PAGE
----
In the recent case of Wilson v. Atomic Energy of Canada Ltd. (“AECL”) 2013 FC 733, the Federal Court confirmed that companies subject to the Canada Labour Code (the “Code”) are permitted to dismiss non-union employees without just cause. The Federal Court overturned a decision of a Code adjudicator appointed to hear the case allowed the complaint against the AECL on the basis that the AECL could not avoid an unjust dismissal complaint by providing a sizable severance package. In the Court’s view, the decision was “unreasonable”, as the adjudicator failed to consider the termination and severance requirements under the Code. The notice and severance pay provisions which require employers to provide notice and severance pay to employees who are dismissed without cause were found to be inconsistent with the premise that employers are not permitted to dismiss without cause. The Court further held that if Parliament had intended to preclude dismissals without cause, it would have expressly stated so in the legislation.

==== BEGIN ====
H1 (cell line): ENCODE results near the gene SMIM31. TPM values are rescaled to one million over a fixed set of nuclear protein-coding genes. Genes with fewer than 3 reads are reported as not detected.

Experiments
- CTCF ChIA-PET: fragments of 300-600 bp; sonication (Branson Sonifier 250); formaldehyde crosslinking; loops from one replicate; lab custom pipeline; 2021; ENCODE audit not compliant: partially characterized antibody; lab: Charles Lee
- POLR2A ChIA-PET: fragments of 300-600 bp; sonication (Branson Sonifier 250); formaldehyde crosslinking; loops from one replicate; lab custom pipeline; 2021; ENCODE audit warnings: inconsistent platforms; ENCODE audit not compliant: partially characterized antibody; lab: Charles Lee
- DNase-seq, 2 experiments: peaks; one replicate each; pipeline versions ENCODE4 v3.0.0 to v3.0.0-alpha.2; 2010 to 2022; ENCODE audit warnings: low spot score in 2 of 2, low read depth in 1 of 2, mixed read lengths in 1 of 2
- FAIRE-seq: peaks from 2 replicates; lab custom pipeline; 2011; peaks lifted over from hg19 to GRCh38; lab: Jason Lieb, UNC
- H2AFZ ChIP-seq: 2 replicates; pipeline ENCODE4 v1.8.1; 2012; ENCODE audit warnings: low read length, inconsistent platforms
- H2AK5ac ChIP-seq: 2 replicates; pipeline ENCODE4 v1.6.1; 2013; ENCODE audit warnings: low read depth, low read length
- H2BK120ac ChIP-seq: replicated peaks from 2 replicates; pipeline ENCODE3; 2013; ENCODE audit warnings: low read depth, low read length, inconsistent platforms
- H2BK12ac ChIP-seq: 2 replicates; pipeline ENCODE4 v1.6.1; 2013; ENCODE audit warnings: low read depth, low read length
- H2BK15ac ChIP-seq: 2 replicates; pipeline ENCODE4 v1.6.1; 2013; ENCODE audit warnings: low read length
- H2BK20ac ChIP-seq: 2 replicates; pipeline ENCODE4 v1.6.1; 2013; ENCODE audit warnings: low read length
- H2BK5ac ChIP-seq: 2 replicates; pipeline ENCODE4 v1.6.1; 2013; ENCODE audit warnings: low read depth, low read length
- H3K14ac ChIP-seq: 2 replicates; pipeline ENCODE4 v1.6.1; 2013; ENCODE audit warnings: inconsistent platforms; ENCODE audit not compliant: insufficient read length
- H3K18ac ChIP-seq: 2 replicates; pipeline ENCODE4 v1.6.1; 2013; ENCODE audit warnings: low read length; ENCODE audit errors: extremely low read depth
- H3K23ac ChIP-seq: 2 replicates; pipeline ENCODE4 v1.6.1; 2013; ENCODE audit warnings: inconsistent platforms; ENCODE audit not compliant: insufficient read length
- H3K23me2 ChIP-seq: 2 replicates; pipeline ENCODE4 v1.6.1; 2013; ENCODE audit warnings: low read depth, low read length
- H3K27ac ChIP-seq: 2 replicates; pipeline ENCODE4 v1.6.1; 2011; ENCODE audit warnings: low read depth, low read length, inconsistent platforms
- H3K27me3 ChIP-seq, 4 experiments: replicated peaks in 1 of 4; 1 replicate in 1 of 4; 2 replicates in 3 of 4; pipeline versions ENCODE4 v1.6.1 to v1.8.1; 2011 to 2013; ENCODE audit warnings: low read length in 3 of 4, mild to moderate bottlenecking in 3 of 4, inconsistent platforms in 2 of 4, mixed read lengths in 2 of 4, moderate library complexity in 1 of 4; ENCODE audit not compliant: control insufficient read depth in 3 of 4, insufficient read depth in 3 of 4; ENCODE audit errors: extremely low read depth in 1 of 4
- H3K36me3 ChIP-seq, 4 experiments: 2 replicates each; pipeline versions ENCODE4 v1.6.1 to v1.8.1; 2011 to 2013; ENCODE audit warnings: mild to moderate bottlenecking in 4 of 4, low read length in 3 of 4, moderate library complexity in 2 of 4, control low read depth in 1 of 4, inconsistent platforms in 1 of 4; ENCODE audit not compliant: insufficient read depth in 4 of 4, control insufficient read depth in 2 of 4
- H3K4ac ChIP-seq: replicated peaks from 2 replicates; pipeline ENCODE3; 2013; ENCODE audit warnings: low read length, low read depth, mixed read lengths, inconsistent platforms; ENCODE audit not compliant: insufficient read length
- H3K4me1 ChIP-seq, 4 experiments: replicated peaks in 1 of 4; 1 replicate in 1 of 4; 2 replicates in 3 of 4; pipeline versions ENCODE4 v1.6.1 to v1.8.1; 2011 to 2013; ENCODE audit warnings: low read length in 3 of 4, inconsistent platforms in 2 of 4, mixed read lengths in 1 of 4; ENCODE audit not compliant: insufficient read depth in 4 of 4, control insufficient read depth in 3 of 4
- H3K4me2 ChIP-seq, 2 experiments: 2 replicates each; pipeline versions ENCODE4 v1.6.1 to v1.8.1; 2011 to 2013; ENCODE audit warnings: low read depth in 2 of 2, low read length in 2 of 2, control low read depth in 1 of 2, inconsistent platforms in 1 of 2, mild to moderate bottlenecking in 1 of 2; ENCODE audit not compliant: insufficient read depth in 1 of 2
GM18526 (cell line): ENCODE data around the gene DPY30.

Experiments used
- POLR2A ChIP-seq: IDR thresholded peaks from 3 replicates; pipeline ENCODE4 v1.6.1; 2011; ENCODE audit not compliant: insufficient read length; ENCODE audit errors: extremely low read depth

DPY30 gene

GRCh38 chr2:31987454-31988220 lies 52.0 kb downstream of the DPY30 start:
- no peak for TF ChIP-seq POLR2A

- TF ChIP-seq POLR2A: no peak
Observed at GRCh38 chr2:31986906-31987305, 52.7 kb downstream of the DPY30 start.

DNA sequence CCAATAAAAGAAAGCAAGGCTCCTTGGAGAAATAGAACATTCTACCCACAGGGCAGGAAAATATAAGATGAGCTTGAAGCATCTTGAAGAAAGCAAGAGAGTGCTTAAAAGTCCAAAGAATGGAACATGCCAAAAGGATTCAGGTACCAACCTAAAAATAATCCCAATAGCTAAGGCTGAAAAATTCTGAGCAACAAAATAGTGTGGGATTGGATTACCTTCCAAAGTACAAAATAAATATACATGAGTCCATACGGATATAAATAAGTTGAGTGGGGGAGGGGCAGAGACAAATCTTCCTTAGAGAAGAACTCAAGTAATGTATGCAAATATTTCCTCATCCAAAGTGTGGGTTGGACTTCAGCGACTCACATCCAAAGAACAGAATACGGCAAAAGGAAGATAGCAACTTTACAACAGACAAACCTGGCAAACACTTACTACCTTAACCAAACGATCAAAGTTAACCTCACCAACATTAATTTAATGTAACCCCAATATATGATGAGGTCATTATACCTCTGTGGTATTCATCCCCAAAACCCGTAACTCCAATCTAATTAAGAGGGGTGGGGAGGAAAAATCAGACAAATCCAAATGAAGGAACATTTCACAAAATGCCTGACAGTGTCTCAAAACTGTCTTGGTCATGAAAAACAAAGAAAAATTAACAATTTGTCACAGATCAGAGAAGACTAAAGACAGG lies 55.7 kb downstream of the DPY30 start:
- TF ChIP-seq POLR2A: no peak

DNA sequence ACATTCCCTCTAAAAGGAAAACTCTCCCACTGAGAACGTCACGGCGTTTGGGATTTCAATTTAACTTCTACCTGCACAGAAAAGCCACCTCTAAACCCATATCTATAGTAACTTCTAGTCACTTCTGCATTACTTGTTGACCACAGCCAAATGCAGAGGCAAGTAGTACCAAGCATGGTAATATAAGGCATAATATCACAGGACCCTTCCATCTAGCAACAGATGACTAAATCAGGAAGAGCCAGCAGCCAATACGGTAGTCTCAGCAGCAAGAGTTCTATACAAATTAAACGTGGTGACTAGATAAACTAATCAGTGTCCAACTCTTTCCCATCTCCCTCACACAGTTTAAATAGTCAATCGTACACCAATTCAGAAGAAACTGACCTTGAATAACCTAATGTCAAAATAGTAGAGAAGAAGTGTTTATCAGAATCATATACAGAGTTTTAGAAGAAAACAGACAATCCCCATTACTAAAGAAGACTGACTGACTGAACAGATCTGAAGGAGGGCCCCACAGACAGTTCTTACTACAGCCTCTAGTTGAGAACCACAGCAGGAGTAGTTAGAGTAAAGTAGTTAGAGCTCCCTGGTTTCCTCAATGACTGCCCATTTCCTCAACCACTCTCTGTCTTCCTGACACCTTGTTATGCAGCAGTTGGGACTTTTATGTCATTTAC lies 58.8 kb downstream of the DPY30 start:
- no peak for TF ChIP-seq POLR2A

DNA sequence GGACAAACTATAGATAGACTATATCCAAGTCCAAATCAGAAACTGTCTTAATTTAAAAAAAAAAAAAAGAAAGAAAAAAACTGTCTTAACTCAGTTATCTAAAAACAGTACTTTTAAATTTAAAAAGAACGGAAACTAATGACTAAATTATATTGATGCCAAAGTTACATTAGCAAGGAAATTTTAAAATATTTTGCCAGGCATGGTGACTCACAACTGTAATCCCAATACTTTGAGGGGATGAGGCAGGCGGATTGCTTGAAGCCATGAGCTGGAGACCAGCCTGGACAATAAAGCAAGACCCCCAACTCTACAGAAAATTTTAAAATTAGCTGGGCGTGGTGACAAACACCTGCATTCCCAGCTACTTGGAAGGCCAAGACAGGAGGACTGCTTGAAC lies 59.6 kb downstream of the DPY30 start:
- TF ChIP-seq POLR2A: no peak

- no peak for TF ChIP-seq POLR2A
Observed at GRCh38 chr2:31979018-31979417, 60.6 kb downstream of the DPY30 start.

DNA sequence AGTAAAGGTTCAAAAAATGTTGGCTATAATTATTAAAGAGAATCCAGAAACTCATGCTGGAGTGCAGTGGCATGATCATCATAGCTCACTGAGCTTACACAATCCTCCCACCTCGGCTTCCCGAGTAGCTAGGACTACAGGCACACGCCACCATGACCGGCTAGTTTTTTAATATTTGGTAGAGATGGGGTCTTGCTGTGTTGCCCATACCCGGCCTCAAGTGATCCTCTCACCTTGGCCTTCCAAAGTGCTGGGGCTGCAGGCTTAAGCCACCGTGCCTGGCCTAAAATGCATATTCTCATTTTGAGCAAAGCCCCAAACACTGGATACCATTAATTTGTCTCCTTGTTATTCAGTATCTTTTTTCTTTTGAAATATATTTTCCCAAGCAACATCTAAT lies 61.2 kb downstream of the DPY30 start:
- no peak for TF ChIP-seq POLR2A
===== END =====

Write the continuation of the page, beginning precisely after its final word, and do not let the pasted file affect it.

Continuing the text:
The decision affects thousands of employees working in federally regulated industries, such as telecommunications, broadcasting, banking, and railways, as it reverses the view among many Code adjudicators that non-unionized employees in the federal jurisdiction could not be dismissed except for just cause. Employers may dismiss non-union employees without cause, so long as notice or severance pay in accordance with the Canada Labour Code is provided (or pursuant to contractual requirements). Employees may still bring a complaint if they believe the reasons for the dismissal or the terms of dismissal were unjust if an employer purports to terminate for cause and the evidence does not establish that the dismissal was just, or if the reasons for the termination were arbitrary or discriminatory.